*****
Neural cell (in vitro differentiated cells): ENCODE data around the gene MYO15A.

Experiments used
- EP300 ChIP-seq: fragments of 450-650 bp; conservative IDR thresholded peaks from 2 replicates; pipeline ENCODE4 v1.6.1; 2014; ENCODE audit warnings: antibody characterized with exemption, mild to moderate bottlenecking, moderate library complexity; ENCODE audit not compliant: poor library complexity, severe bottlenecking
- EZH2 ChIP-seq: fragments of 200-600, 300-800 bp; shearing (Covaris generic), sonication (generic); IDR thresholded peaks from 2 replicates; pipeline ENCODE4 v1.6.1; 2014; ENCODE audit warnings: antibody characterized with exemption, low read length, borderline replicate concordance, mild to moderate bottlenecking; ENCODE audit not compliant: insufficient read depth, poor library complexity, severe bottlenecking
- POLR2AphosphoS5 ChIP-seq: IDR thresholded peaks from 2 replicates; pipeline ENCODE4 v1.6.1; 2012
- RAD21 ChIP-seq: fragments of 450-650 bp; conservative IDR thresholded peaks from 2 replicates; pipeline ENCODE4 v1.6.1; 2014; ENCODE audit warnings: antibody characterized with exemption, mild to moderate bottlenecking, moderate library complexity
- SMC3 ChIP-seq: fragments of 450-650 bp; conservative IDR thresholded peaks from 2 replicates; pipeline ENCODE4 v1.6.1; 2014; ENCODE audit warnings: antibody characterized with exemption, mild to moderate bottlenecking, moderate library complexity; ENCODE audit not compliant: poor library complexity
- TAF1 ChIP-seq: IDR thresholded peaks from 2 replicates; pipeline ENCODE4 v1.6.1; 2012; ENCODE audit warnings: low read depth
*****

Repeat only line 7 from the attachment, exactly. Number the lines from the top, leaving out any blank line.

- SMC3 ChIP-seq: fragments of 450-650 bp; conservative IDR thresholded peaks from 2 replicates; pipeline ENCODE4 v1.6.1; 2014; ENCODE audit warnings: antibody characterized with exemption, mild to moderate bottlenecking, moderate library complexity; ENCODE audit not compliant: poor library complexity